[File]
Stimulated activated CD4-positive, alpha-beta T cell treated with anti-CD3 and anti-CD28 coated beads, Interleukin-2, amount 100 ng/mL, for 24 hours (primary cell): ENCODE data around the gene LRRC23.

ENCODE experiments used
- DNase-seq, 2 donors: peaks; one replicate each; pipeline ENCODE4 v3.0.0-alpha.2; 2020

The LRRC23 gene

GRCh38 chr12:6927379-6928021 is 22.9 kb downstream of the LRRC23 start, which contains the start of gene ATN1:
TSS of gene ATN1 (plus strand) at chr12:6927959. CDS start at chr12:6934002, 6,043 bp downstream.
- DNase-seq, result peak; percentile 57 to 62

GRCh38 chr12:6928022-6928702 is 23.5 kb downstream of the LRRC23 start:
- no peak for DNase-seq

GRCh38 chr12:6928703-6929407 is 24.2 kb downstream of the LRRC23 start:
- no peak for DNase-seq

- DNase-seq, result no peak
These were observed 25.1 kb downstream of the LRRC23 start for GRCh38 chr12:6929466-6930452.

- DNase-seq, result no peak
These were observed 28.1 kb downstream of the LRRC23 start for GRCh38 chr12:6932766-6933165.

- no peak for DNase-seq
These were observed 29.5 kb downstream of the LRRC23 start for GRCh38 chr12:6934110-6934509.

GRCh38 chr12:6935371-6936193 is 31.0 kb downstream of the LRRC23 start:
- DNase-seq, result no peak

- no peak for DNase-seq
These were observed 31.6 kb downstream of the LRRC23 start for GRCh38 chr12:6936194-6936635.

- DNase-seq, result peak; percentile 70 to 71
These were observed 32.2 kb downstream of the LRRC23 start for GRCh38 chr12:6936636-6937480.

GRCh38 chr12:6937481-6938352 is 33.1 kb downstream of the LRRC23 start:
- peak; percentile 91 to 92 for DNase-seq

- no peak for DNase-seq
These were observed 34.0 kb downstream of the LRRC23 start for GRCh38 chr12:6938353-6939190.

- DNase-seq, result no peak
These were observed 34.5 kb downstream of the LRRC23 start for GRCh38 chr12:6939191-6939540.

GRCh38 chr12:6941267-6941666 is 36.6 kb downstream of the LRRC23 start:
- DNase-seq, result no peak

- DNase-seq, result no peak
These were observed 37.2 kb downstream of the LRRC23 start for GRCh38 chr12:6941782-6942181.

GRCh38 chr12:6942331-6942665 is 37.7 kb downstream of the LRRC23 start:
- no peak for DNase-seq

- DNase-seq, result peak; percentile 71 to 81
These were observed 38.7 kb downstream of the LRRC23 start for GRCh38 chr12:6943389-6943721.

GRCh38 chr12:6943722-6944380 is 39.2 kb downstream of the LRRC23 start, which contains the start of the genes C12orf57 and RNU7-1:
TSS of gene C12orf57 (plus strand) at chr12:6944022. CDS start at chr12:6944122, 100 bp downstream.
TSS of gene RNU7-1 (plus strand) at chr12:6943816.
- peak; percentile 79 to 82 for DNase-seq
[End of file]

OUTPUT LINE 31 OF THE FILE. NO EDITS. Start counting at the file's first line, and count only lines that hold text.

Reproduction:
- DNase-seq, result no peak